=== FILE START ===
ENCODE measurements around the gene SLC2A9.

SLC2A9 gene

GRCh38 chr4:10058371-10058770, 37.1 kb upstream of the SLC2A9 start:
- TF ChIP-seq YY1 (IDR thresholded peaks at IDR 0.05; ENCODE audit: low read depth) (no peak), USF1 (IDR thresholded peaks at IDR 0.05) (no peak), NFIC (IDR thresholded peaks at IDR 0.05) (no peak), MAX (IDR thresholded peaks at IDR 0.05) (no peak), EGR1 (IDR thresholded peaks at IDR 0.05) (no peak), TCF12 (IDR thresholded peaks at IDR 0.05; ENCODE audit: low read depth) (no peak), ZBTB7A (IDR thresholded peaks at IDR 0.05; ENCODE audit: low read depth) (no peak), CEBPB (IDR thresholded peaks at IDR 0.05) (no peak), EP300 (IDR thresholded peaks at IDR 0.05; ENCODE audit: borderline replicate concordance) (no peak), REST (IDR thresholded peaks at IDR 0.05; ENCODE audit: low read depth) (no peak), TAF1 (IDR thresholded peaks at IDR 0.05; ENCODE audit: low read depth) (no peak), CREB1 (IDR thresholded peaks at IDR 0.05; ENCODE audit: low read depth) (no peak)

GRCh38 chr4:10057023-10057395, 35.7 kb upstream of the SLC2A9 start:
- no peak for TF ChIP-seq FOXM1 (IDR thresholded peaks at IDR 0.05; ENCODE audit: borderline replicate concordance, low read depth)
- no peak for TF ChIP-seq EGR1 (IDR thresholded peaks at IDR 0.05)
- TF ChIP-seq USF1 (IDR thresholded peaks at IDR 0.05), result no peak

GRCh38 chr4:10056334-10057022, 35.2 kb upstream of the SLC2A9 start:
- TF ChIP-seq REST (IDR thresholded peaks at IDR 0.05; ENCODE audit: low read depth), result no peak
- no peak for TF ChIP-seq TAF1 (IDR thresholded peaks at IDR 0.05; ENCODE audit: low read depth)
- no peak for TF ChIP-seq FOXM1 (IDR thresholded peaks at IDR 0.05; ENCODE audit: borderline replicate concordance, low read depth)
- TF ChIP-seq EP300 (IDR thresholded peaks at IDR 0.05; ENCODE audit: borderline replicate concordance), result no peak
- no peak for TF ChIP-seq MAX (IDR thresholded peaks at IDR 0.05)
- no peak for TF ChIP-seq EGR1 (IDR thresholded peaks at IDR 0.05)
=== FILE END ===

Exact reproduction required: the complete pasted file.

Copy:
ENCODE measurements around the gene SLC2A9.

SLC2A9 gene

GRCh38 chr4:10058371-10058770, 37.1 kb upstream of the SLC2A9 start:
- TF ChIP-seq YY1 (IDR thresholded peaks at IDR 0.05; ENCODE audit: low read depth) (no peak), USF1 (IDR thresholded peaks at IDR 0.05) (no peak), NFIC (IDR thresholded peaks at IDR 0.05) (no peak), MAX (IDR thresholded peaks at IDR 0.05) (no peak), EGR1 (IDR thresholded peaks at IDR 0.05) (no peak), TCF12 (IDR thresholded peaks at IDR 0.05; ENCODE audit: low read depth) (no peak), ZBTB7A (IDR thresholded peaks at IDR 0.05; ENCODE audit: low read depth) (no peak), CEBPB (IDR thresholded peaks at IDR 0.05) (no peak), EP300 (IDR thresholded peaks at IDR 0.05; ENCODE audit: borderline replicate concordance) (no peak), REST (IDR thresholded peaks at IDR 0.05; ENCODE audit: low read depth) (no peak), TAF1 (IDR thresholded peaks at IDR 0.05; ENCODE audit: low read depth) (no peak), CREB1 (IDR thresholded peaks at IDR 0.05; ENCODE audit: low read depth) (no peak)

GRCh38 chr4:10057023-10057395, 35.7 kb upstream of the SLC2A9 start:
- no peak for TF ChIP-seq FOXM1 (IDR thresholded peaks at IDR 0.05; ENCODE audit: borderline replicate concordance, low read depth)
- no peak for TF ChIP-seq EGR1 (IDR thresholded peaks at IDR 0.05)
- TF ChIP-seq USF1 (IDR thresholded peaks at IDR 0.05), result no peak

GRCh38 chr4:10056334-10057022, 35.2 kb upstream of the SLC2A9 start:
- TF ChIP-seq REST (IDR thresholded peaks at IDR 0.05; ENCODE audit: low read depth), result no peak
- no peak for TF ChIP-seq TAF1 (IDR thresholded peaks at IDR 0.05; ENCODE audit: low read depth)
- no peak for TF ChIP-seq FOXM1 (IDR thresholded peaks at IDR 0.05; ENCODE audit: borderline replicate concordance, low read depth)
- TF ChIP-seq EP300 (IDR thresholded peaks at IDR 0.05; ENCODE audit: borderline replicate concordance), result no peak
- no peak for TF ChIP-seq MAX (IDR thresholded peaks at IDR 0.05)
- no peak for TF ChIP-seq EGR1 (IDR thresholded peaks at IDR 0.05)